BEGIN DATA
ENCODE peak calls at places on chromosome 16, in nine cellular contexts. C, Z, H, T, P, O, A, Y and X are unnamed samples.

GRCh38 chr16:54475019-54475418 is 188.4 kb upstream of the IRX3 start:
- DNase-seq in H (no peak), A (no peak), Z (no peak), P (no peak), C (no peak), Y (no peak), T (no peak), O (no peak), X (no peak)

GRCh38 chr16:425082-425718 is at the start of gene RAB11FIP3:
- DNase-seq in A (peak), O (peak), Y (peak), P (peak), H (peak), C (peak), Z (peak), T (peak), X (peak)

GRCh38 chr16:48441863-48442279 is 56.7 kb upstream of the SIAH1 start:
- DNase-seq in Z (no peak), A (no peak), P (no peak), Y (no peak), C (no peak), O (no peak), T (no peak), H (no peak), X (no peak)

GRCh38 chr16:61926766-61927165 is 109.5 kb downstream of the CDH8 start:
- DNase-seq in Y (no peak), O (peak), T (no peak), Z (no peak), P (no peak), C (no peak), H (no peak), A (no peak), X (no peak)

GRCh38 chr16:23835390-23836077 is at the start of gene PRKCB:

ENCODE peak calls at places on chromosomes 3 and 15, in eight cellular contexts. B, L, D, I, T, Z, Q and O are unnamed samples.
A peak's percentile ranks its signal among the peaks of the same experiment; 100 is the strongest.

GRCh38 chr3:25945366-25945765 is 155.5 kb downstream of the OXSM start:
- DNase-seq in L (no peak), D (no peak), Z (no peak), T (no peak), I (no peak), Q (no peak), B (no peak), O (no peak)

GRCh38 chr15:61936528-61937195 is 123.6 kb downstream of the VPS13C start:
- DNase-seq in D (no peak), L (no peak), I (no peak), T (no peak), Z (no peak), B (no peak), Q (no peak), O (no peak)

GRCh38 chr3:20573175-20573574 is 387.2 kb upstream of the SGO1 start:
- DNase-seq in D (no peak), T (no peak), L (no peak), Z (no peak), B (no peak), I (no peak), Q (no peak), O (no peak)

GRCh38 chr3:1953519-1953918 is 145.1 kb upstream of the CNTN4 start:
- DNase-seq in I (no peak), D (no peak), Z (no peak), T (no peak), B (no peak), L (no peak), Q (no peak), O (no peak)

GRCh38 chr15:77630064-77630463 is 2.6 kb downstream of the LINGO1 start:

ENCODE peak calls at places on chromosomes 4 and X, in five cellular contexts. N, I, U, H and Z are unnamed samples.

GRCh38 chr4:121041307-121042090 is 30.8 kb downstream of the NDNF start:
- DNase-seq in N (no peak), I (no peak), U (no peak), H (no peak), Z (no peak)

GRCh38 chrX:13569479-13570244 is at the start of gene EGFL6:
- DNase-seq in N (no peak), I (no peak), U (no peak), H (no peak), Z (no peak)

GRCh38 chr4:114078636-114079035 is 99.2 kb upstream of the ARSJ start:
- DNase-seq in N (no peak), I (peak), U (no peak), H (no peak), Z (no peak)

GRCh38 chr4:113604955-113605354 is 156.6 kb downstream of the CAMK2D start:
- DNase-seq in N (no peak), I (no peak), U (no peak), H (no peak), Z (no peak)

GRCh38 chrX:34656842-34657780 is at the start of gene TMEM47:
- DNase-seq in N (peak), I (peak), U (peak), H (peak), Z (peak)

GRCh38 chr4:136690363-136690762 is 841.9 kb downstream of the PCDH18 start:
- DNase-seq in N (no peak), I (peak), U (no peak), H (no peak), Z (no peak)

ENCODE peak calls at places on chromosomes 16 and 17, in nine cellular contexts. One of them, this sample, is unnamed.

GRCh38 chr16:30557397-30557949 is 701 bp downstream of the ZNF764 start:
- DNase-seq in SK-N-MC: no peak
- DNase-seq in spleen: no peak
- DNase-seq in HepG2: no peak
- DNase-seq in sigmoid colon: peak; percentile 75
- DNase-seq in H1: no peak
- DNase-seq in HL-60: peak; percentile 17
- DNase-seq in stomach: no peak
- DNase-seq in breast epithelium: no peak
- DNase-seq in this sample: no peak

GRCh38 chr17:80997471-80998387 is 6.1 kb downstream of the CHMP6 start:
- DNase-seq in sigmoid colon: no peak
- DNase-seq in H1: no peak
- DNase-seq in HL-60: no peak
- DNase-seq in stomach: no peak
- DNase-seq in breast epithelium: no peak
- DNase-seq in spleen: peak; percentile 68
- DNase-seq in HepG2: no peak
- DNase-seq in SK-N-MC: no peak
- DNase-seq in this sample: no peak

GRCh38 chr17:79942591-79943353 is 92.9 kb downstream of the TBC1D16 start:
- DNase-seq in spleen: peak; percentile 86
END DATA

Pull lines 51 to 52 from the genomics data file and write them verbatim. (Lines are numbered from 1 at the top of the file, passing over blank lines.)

- DNase-seq in breast epithelium: no peak
- DNase-seq in spleen: peak; percentile 68